Dynamics of phytoplankton size-structure as explained by bio-physical principles and

Dynamics of phytoplankton size-structure as
explained by bio-physical principles and
ecological history: a trait based adaptive
dynamics modeling approach
Onur Kerimoglu, Kai Wirtz
Ever-increasing rates of global biodiversity loss is a pressing concern, yet
only limited capacity exists for a quantitative prediction of diversity dynamics. A particular issue under this general theme is understanding the response
of communities to multiple stressors as often occur in nature. Both the combination and sequence of multiple stressors affect diversity dynamics, which
reduces the overall predictability of trait and ecosystem dynamics. In the proposed project, our aim will be to establish a novel quantitative model framework that is ideally suitable for the integration of physiological, biophysical
and optimality-based descriptions. We adopt a trait-based adaptive dynamics
model (ATBM) approach developed previously for plankton communities by one
of the applicants [Wirtz 2013: Marine Biology, 160(9):2319–2335]. The model
resolves mean phytoplankton cell size as the fundamental trait that regulates
many processes related to fitness (i.e. growth and mortality). Using this framework, we aim to study the effects of multiple stressors at different organizational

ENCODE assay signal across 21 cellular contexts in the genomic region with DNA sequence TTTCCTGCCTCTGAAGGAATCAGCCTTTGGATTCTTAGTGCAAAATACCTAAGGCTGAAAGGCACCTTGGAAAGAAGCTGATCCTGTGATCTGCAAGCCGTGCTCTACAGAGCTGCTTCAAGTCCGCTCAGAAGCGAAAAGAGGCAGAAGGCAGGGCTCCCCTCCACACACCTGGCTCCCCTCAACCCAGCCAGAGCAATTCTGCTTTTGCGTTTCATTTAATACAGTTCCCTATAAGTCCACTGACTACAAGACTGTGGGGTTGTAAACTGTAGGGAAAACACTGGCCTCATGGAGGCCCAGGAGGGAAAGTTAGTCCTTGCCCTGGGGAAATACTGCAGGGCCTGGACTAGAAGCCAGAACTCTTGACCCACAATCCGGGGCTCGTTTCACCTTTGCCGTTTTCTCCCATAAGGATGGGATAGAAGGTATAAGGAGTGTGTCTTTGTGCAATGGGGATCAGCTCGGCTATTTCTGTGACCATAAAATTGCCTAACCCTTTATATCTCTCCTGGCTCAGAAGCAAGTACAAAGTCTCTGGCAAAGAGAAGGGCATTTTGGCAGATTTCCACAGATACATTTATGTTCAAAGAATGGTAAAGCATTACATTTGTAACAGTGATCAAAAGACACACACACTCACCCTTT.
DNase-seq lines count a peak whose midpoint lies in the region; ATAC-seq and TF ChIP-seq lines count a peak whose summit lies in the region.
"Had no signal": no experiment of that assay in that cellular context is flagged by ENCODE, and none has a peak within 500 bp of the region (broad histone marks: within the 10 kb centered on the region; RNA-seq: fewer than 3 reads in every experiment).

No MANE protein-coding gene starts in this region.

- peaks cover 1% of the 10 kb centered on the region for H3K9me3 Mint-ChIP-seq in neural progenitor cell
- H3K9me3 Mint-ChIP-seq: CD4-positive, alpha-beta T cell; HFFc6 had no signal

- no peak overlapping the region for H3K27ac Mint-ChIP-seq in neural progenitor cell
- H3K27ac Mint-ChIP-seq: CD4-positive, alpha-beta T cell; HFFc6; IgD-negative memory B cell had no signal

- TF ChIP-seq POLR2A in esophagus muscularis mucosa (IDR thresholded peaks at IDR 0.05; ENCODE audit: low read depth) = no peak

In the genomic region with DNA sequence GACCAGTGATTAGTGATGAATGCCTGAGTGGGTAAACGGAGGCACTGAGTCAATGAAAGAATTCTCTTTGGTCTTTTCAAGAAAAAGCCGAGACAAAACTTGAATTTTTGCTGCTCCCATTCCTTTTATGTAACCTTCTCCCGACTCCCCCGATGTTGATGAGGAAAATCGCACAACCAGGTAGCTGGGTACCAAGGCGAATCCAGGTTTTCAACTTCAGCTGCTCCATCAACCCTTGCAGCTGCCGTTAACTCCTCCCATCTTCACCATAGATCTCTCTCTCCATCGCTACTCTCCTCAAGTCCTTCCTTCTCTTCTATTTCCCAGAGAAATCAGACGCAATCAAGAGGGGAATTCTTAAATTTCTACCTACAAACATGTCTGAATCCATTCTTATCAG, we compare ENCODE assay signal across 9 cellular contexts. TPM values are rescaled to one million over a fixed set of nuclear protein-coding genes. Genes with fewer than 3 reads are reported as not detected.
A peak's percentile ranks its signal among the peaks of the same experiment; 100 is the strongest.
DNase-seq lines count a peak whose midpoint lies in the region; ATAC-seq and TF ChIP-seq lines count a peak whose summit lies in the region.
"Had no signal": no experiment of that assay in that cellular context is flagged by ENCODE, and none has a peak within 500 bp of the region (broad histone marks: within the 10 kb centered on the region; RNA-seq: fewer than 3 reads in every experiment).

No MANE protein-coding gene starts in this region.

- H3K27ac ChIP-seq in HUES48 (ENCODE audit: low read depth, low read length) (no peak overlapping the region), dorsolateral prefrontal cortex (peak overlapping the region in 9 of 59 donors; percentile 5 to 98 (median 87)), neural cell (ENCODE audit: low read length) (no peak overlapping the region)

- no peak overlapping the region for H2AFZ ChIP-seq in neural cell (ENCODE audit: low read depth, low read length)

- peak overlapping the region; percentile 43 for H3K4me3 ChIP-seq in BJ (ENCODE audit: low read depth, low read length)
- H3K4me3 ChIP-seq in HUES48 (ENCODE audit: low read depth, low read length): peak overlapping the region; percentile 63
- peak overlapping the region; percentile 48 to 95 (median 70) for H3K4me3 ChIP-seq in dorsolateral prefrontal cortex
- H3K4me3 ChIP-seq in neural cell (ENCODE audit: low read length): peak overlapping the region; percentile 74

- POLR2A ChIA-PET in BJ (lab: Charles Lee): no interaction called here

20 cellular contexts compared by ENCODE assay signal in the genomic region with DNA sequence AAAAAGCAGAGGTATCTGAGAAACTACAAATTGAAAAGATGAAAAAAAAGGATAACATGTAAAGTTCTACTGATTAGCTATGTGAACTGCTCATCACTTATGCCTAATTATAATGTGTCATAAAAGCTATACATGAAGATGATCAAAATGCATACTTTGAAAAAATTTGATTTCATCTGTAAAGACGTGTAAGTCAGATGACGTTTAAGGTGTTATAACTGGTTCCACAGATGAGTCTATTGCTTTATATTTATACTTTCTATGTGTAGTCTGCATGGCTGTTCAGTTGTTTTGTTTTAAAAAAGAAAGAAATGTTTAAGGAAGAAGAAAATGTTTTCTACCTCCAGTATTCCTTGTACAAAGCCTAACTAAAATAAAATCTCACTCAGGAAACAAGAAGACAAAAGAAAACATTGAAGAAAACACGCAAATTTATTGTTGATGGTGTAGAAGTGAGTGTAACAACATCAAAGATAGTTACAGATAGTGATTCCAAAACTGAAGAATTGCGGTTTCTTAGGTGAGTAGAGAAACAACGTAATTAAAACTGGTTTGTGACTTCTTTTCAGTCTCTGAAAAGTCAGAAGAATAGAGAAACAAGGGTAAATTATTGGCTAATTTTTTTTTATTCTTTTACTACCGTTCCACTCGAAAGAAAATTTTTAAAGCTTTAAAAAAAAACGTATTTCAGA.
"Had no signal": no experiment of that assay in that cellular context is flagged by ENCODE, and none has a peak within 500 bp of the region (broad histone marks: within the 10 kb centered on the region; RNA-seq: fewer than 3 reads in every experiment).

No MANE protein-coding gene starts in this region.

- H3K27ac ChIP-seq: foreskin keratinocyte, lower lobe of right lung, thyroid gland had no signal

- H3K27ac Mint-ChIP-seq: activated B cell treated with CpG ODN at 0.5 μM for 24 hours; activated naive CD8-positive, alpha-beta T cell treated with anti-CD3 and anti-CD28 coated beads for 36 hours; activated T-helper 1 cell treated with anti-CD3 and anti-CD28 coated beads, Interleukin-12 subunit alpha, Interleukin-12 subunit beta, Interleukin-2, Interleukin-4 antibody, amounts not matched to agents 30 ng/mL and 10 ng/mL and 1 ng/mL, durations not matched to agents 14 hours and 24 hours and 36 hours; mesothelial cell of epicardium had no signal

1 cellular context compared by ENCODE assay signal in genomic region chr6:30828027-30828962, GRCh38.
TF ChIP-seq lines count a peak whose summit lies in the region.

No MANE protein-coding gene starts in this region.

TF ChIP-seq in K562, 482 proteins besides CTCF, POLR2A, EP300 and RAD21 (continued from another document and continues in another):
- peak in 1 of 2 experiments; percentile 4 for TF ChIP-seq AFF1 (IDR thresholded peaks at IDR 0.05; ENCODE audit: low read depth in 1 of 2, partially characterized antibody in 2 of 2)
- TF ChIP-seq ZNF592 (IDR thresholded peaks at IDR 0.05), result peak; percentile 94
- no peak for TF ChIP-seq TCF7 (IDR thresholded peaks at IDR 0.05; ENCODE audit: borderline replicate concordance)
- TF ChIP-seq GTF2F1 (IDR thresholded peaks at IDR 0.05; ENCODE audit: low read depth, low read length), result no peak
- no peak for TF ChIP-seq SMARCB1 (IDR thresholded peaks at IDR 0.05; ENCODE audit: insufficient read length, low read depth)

level of unicellular autotrophs, with a particular focus on the changes in trait
diversity. The mechanistic basis of the model will enable extension of our analysis to genetic shifts due to evolutionary adaptation. As the focus will be on
phytoplankton as a model organism with short generation times, our project
will directly interact with the mesocosm experiments proposed by Prof. Ulrich
Sommer (GEOMAR, Kiel). Here, the model will be subsequently improved and
analyzed further with respect to the effects of selective grazing and nutrient
limitation on the size-structure of the phytoplankton community, with the aim
to hind-cast the observed response of natural phytoplankton communities to
individual and sequential application of grazing and nutrient limitation as major stressors. Further model applications of the model to field populations is
envisaged and is expected to refine our mechanistic understanding of multi-scale
diversity changes in nature.
Inquiries: [email protected], [email protected]